# Definition of error using LightCycler??? - (Jun/13/2005 )

Hi all!

Reviewers demand a proper definition of __ERROR __when creating a standard curve using the LightCycler instrument.

What is the definition of "error" in this case, and more importantly; how is it applied? Got a really bad definition from Roche in Sweden that told me nothing, and I can´t find a good definition anywhere on the net or in the users manual. If anyone has a good definition of error in this case, I would be very happy to hear it. I´m not looking for a mathematical definition but for the explanation of what it is and how it can be used.

best wishes

Bempa

Reviewers demand a proper definition of

__ERROR__when creating a standard curve using the LightCycler instrument.

What is the definition of "error" in this case, and more importantly; how is it applied? Got a really bad definition from Roche in Sweden that told me nothing, and I can´t find a good definition anywhere on the net or in the users manual. If anyone has a good definition of error in this case, I would be very happy to hear it. I´m not looking for a mathematical definition but for the explanation of what it is and how it can be used.

best wishes

Bempa

Error= "mean squared error" as calculated by the lightcycler.

The "error" is the amount by which the estimator differs from the quantity to be estimated.

Basically, from what I understood, the mean squared error tells us how much variation exists between your actual data points and the corresponding estimated data points created by the standard curve.

The error gives information on tube to tube variations, probably introduced through bad technique.

Reviewers demand a proper definition of

__ERROR__when creating a standard curve using the LightCycler instrument.

What is the definition of "error" in this case, and more importantly; how is it applied? Got a really bad definition from Roche in Sweden that told me nothing, and I can´t find a good definition anywhere on the net or in the users manual. If anyone has a good definition of error in this case, I would be very happy to hear it. I´m not looking for a mathematical definition but for the explanation of what it is and how it can be used.

best wishes

Bempa

Error= "mean squared error" as calculated by the lightcycler.

The "error" is the amount by which the estimator differs from the quantity to be estimated.

Basically, from what I understood, the mean squared error tells us how much variation exists between your actual data points and the corresponding estimated data points created by the standard curve.

The error gives information on tube to tube variations, probably introduced through bad technique.

Thanks for your answer!

This is the way in which I understood it too. The thing that confuses me is that if you analyse a smaller concentration, then error should be of a greater magnitude than when analysing a high concentration (according to my own experience).

So in my opinion, error should be estimated for each concentration used to generate the standard curve, otherwise it has no real application other than being comparative value between the accuracy of different assays?

Then one of my co-authors asked me if error in this case can be applied to the amplification efficiency (E). Her question was if it is ok to write E+-error when expressing E of an assay. For example E = 1.87 +-0.035. Is this the way in which error is thought to be applied?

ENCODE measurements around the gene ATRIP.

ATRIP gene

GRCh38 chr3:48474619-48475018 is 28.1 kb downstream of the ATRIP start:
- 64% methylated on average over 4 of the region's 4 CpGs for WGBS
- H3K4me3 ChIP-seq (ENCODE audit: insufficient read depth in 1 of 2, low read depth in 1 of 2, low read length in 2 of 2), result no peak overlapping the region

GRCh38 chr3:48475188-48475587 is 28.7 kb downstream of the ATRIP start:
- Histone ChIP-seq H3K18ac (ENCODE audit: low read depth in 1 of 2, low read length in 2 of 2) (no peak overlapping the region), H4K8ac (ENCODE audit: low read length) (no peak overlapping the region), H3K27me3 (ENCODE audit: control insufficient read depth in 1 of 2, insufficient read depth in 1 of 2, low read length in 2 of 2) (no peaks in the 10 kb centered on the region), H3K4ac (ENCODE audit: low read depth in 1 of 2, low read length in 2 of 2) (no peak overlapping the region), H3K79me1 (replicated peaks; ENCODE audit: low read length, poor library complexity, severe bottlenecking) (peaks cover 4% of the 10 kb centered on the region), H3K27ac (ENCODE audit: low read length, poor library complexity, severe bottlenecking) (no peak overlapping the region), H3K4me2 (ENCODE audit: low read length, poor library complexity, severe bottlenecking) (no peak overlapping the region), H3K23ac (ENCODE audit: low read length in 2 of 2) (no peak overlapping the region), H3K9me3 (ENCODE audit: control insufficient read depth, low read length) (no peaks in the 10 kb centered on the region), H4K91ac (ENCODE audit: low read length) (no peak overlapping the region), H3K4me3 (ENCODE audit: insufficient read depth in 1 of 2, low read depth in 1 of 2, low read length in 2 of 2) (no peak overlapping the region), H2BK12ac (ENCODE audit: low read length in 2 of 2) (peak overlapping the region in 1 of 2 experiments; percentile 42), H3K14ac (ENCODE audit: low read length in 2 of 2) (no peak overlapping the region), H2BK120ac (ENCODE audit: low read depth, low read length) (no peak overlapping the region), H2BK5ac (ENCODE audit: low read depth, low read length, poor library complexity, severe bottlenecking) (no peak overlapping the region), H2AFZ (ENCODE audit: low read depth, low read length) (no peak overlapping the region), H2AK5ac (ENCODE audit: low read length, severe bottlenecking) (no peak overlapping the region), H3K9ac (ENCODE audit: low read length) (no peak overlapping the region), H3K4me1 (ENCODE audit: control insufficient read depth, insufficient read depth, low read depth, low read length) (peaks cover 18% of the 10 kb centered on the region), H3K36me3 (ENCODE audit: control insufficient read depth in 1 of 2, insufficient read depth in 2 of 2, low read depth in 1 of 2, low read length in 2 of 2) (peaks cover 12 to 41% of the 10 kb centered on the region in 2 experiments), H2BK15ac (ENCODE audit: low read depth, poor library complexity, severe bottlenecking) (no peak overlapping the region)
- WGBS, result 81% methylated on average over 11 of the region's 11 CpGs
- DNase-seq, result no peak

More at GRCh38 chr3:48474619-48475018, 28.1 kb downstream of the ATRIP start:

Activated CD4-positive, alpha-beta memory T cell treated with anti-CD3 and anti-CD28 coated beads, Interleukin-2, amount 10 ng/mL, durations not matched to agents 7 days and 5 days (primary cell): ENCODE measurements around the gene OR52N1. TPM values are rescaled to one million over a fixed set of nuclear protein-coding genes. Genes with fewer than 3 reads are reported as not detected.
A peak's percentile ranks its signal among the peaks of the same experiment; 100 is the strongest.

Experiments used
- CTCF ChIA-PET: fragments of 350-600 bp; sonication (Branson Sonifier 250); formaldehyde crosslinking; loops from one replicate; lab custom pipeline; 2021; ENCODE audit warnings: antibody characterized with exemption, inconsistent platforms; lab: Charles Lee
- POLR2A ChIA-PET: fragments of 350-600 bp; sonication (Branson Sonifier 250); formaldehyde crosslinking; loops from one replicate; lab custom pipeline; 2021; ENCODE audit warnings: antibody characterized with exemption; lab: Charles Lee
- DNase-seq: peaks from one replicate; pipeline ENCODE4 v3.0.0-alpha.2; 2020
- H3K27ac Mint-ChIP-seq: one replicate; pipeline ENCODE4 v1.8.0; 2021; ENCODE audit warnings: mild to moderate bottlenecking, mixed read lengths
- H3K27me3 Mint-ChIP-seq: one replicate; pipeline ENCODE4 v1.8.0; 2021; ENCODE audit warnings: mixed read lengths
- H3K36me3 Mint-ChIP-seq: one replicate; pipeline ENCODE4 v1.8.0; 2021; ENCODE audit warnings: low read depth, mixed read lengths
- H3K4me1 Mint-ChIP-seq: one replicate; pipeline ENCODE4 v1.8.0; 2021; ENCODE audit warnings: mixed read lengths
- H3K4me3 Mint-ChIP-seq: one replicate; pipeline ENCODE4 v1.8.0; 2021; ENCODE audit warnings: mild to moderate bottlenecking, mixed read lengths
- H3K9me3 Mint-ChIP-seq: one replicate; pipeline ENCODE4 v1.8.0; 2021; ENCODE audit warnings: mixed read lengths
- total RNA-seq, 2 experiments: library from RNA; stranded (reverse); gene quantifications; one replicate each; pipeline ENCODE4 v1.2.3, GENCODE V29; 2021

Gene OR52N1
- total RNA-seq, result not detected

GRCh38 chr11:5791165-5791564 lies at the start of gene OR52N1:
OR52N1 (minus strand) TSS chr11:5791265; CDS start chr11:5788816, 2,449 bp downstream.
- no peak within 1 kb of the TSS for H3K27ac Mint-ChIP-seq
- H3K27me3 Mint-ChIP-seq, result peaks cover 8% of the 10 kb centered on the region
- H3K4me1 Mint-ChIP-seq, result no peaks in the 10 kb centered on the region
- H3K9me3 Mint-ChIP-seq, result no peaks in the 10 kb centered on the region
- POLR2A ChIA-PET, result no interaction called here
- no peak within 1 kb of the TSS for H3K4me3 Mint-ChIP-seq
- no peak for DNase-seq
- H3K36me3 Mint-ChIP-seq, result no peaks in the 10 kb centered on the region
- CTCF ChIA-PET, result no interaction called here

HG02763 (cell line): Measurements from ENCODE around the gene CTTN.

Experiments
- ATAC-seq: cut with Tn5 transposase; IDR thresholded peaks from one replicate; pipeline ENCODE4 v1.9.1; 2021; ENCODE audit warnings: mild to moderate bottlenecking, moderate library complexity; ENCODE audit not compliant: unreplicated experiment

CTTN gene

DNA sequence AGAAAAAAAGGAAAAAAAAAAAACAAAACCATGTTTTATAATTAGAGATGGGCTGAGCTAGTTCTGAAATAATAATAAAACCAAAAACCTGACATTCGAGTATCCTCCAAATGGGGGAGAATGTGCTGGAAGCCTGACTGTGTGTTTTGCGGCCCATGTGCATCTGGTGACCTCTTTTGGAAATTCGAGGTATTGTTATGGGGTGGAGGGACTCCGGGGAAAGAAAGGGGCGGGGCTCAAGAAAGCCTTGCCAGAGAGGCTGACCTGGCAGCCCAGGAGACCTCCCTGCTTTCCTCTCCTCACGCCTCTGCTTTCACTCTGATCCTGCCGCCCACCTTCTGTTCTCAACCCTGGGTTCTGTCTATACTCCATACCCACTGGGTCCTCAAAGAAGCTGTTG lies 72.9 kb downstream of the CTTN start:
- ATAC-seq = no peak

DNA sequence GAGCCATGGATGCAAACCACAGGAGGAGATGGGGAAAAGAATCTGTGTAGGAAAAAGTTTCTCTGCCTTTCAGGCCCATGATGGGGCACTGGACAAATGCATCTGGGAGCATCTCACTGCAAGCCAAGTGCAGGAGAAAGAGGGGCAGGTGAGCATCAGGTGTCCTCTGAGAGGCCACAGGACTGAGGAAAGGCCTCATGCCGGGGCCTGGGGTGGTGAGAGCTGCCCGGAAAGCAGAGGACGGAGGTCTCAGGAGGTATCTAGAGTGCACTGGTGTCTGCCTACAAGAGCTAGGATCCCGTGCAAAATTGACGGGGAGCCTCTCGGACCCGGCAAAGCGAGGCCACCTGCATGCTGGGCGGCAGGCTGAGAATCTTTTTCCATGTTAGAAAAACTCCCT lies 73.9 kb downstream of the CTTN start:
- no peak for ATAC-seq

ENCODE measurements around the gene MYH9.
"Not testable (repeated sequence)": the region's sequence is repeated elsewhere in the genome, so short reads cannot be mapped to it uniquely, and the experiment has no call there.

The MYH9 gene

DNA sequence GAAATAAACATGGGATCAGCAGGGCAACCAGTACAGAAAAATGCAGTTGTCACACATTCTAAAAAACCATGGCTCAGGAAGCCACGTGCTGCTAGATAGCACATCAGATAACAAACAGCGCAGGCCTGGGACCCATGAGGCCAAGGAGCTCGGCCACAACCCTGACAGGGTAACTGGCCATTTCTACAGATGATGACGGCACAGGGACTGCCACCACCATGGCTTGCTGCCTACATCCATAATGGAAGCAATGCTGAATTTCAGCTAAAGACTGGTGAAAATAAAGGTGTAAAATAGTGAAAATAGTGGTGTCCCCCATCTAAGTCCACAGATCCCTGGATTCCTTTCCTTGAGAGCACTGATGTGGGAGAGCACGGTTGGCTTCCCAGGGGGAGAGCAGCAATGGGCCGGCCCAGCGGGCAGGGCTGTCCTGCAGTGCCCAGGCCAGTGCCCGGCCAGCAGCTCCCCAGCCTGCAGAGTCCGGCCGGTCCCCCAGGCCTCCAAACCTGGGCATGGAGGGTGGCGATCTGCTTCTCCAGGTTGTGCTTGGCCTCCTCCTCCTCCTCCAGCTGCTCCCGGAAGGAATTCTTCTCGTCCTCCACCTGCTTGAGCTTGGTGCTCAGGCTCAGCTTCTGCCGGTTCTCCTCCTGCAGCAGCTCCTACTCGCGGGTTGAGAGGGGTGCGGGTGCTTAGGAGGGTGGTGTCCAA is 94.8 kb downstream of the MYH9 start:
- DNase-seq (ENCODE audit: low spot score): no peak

best regards

Bempa

"This is the way in which I understood it too. The thing that confuses me is that if you analyse a smaller concentration, then error should be of a greater magnitude than when analysing a high concentration (according to my own experience). "

In total agreement with you.

"So in my opinion, error should be estimated for each concentration used to generate the standard curve, otherwise it has no real application other than being comparative value between the accuracy of different assays?"

The error is basically the sum of the distances between the actual data points and their estimated data points multiplied by 2 and then divided by the total number of data points. So the error is actually sum of the errors generated for each data point. Therefore, the error calculated tells you how reliable your standard curve is.

"Then one of my co-authors asked me if error in this case can be applied to the amplification efficiency (E). Her question was if it is ok to write E+-error when expressing E of an assay. For example E = 1.87 +-0.035. Is this the way in which error is thought to be applied?"

I don't think you can apply the "error" calculation in such narrow fashion. The error can reflect other things besides PCR efficiency variation between tubes.

One example: If one of your standards represents 10000 viral copies/per ml of plasma. You extracted one ml of plasma at that concentration and then elute your extraction in 50 ul. Now you have 10000 copies/ per 50ul of DNA. You use 2ul of your DNA for your reaction. Therefore, for this particular standard, you would have 400 copies of DNA in your reaction. However, in real life pipetting 2 ul will not always yield 400 copies of your virus. Sometimes its a little more or a little less with good technique. However, bad technique (incorrect use of your pipette, inefficient mixing of DNA before use) can lead to greater discrepancies ( 300 or 500 instead of 400 copies going into the reaction). The Error calculation generated is affected by this variance. So while the PCR efficiency's variance tube to tube may be small, the error may be very large because of a mistake of not throughly mixing DNA before use.

PCR efficiency can play a role in "error" calculation. Especially in situation where a someone doesn't throughly mix their master mix before use.

Therefore, the +-error would be part of the whole equation where it could be calculated based on discrepancies of both the starting concentration and/or PCR efficiency.